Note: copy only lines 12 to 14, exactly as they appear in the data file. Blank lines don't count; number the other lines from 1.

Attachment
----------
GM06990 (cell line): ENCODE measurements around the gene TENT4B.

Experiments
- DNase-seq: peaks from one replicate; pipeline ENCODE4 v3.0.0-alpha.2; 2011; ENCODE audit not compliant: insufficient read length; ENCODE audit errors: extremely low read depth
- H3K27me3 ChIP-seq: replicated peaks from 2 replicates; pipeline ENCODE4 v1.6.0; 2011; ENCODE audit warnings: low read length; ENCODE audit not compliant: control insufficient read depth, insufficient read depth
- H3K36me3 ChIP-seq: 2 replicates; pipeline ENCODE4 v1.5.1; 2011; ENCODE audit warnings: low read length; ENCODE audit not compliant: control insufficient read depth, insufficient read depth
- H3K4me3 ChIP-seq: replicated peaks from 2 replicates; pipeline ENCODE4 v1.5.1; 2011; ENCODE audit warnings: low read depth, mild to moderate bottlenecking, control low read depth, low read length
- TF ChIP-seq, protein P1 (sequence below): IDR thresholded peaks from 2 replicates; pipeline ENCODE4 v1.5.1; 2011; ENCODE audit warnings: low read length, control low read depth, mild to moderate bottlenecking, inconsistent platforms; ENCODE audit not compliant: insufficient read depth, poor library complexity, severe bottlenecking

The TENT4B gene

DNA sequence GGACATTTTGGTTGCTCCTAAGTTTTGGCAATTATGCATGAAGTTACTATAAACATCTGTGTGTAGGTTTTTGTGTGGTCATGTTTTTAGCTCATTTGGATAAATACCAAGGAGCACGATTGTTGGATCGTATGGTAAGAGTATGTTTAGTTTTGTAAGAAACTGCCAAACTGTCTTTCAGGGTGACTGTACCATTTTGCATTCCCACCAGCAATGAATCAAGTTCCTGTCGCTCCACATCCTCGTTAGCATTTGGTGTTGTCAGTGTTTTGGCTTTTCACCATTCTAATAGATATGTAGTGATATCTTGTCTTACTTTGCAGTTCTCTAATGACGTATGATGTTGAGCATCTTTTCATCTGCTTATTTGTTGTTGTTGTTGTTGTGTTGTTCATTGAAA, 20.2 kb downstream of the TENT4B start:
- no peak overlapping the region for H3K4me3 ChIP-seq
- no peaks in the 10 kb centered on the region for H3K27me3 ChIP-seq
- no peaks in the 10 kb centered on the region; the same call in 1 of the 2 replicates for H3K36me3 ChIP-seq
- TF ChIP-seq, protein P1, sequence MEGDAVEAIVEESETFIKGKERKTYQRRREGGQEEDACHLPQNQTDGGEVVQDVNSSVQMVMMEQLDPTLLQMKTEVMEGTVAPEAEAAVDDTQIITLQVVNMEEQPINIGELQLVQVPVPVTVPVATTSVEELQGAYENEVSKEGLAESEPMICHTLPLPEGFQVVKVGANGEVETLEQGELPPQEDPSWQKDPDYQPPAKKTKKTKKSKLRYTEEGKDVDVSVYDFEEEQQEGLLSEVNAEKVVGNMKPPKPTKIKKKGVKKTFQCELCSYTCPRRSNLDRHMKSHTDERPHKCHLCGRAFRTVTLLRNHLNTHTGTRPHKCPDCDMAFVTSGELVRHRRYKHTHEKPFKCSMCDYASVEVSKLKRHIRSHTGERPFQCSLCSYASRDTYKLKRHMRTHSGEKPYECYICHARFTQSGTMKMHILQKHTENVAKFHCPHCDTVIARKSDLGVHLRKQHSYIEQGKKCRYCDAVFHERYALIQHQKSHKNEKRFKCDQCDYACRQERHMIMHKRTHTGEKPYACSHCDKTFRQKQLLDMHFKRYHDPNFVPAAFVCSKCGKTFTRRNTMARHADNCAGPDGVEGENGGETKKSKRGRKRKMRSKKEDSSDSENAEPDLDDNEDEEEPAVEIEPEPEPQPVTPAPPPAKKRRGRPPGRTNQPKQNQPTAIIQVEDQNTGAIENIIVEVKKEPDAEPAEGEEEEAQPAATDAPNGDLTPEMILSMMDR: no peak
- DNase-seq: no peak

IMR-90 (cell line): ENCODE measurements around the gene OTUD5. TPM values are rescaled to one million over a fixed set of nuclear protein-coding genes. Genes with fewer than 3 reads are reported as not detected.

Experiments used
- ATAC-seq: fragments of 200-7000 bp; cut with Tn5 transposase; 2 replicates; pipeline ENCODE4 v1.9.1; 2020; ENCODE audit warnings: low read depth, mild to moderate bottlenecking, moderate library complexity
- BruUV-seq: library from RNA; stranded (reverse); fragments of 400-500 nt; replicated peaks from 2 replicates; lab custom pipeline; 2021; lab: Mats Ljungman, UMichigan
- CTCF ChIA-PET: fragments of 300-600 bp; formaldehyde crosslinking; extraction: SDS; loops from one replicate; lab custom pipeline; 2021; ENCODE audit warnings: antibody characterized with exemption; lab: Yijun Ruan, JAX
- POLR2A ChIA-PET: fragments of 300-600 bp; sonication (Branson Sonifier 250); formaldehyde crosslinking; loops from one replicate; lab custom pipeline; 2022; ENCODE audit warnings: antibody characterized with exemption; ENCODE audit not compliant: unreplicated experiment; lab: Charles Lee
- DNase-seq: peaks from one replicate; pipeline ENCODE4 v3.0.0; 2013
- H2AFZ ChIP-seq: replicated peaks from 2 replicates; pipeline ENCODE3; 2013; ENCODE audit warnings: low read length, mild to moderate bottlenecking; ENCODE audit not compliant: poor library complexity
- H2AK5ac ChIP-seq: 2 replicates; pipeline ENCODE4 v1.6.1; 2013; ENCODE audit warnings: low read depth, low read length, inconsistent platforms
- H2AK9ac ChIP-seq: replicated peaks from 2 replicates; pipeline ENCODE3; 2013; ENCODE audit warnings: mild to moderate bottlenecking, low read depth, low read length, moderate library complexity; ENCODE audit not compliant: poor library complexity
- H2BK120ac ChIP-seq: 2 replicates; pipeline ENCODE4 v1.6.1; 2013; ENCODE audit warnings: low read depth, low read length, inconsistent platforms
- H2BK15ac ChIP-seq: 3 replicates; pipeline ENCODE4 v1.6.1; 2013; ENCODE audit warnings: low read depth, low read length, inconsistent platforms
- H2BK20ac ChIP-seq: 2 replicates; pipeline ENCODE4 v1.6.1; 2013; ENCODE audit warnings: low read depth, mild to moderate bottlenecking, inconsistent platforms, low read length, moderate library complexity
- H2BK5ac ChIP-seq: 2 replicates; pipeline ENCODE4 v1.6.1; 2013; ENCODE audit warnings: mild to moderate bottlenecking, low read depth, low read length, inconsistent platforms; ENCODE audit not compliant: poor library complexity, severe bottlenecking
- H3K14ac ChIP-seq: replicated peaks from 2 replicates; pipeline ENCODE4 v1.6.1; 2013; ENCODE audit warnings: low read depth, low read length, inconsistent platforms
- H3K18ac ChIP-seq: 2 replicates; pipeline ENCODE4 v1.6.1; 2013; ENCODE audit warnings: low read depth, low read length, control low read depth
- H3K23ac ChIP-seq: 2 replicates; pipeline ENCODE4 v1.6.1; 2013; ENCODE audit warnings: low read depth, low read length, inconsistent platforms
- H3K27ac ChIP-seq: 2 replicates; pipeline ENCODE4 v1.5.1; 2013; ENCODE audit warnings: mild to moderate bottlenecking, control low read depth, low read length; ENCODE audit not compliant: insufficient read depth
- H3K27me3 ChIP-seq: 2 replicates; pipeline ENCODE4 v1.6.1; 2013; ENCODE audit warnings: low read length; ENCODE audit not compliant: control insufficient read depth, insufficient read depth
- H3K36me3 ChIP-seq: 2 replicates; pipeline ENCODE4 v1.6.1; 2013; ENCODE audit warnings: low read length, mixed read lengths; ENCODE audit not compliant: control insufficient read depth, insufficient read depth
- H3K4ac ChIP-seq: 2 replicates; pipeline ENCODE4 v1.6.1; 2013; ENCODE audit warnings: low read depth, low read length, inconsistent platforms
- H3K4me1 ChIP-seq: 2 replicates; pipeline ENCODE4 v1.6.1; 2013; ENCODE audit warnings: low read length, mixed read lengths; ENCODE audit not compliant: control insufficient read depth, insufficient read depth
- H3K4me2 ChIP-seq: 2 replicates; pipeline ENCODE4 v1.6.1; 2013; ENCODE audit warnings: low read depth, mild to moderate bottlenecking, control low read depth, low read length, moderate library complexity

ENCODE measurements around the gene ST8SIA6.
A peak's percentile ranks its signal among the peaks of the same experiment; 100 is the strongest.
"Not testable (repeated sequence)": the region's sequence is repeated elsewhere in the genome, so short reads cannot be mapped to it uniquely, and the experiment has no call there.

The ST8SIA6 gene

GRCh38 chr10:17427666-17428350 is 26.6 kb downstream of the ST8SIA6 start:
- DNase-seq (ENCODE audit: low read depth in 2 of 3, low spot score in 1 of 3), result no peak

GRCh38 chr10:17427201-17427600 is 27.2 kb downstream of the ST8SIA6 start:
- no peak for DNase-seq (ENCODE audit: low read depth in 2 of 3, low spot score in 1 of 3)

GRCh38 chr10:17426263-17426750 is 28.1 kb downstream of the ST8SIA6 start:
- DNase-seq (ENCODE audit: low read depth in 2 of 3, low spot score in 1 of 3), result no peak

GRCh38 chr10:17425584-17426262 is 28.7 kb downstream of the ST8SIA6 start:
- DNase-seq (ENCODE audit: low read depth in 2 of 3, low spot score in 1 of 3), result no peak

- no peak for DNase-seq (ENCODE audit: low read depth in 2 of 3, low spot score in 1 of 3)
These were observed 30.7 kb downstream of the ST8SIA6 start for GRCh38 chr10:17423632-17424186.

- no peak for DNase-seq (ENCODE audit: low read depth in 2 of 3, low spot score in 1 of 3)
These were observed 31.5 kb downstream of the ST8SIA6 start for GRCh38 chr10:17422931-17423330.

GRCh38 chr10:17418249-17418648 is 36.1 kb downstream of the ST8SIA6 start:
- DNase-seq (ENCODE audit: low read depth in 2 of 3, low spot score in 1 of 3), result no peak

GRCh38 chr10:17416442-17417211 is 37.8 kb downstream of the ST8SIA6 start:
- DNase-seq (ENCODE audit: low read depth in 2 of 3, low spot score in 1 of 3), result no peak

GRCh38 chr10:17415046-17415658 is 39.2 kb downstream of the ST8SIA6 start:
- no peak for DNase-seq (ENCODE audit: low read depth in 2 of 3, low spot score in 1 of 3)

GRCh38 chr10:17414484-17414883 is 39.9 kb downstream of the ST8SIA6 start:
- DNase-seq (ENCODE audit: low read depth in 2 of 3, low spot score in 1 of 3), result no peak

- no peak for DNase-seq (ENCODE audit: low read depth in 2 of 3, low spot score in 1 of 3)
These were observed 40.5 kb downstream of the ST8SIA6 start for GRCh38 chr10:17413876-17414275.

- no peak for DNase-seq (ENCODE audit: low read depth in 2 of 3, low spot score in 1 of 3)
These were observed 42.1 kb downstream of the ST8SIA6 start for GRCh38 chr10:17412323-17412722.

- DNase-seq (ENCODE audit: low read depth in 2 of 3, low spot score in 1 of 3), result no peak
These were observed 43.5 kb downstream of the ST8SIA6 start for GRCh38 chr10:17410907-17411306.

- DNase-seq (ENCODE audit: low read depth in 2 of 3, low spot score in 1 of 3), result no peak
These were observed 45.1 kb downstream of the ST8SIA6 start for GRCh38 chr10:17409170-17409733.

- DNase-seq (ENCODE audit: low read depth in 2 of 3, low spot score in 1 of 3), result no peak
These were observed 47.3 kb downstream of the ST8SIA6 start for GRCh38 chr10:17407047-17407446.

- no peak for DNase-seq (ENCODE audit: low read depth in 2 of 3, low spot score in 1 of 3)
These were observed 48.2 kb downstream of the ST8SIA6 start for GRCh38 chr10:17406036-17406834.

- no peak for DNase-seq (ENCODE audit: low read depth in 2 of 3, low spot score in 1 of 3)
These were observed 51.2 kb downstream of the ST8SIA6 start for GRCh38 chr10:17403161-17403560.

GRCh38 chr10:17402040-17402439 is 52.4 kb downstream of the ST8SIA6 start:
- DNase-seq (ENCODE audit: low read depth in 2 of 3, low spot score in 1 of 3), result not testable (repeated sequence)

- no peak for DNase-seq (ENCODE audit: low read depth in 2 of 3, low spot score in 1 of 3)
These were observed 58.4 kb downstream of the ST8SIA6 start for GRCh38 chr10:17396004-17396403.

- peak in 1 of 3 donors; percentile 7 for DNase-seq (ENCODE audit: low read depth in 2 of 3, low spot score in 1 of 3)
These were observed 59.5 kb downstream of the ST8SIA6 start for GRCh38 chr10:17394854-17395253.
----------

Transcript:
- no peaks in the 10 kb centered on the region; the same call in 1 of the 2 replicates for H3K36me3 ChIP-seq
- TF ChIP-seq, protein P1, sequence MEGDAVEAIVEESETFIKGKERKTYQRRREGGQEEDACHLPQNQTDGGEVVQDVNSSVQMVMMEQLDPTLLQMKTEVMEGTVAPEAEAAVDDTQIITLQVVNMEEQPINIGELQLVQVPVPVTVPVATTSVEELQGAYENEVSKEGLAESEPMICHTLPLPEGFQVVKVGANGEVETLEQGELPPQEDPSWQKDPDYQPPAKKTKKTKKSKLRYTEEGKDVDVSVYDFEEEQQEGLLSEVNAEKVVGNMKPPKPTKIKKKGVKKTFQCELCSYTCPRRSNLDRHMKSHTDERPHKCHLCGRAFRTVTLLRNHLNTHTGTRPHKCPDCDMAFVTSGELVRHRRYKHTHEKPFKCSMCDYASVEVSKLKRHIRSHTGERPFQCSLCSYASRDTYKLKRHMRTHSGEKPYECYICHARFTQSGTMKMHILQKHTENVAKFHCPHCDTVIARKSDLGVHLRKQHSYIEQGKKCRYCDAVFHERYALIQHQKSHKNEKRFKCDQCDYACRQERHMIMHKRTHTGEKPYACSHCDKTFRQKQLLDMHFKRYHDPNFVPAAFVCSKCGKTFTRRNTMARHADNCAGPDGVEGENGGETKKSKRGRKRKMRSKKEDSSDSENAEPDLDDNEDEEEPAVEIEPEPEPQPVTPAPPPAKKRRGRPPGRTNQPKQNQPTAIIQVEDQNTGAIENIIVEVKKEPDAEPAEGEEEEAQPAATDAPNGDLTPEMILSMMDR: no peak
- DNase-seq: no peak